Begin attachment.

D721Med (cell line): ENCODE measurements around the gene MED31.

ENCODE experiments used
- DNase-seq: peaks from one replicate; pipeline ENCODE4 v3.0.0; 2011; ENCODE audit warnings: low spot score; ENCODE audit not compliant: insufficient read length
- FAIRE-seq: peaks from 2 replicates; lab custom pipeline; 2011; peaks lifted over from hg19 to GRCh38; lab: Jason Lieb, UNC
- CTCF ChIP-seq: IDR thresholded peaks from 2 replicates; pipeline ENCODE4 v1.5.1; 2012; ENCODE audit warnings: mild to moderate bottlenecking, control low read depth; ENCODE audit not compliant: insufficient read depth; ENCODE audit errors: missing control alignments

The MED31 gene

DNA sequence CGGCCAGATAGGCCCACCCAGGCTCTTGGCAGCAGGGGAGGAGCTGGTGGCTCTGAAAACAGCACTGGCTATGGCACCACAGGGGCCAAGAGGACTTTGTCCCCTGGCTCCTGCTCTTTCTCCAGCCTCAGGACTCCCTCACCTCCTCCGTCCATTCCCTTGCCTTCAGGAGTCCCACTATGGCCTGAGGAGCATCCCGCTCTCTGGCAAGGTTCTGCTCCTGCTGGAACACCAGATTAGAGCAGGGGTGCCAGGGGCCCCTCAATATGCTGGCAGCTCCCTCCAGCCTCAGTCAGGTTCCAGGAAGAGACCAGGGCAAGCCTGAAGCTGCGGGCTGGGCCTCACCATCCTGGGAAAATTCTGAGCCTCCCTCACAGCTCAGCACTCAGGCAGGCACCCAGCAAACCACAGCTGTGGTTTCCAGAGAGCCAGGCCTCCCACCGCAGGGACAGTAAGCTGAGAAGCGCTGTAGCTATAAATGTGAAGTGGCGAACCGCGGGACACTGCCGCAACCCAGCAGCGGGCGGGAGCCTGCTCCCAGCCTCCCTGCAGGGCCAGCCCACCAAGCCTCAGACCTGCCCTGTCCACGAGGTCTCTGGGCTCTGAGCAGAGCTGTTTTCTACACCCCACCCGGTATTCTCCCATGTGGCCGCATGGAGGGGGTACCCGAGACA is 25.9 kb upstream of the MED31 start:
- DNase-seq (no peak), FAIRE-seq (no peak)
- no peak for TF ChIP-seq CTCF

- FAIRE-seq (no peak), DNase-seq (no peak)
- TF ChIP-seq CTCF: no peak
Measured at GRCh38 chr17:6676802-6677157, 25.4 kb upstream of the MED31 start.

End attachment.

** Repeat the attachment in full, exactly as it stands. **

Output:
D721Med (cell line): ENCODE measurements around the gene MED31.

ENCODE experiments used
- DNase-seq: peaks from one replicate; pipeline ENCODE4 v3.0.0; 2011; ENCODE audit warnings: low spot score; ENCODE audit not compliant: insufficient read length
- FAIRE-seq: peaks from 2 replicates; lab custom pipeline; 2011; peaks lifted over from hg19 to GRCh38; lab: Jason Lieb, UNC
- CTCF ChIP-seq: IDR thresholded peaks from 2 replicates; pipeline ENCODE4 v1.5.1; 2012; ENCODE audit warnings: mild to moderate bottlenecking, control low read depth; ENCODE audit not compliant: insufficient read depth; ENCODE audit errors: missing control alignments

The MED31 gene

DNA sequence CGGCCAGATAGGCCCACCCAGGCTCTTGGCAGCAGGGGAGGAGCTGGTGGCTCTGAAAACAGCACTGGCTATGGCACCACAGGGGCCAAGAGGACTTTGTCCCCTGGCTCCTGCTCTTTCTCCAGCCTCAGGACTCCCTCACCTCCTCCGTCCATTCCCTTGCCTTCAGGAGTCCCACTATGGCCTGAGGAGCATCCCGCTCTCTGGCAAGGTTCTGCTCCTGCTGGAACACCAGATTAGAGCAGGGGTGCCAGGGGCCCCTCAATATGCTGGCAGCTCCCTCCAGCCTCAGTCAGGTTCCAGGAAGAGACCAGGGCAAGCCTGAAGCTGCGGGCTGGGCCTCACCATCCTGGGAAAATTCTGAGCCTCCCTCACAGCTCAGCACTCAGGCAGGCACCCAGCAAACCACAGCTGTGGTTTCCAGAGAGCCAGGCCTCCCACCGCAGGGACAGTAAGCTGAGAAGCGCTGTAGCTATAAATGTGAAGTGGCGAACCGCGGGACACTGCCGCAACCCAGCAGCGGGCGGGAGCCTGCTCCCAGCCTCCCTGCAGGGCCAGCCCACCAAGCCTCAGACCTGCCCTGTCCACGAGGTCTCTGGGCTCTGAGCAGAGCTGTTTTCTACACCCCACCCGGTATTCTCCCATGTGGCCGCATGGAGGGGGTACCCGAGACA is 25.9 kb upstream of the MED31 start:
- DNase-seq (no peak), FAIRE-seq (no peak)
- no peak for TF ChIP-seq CTCF

- FAIRE-seq (no peak), DNase-seq (no peak)
- TF ChIP-seq CTCF: no peak
Measured at GRCh38 chr17:6676802-6677157, 25.4 kb upstream of the MED31 start.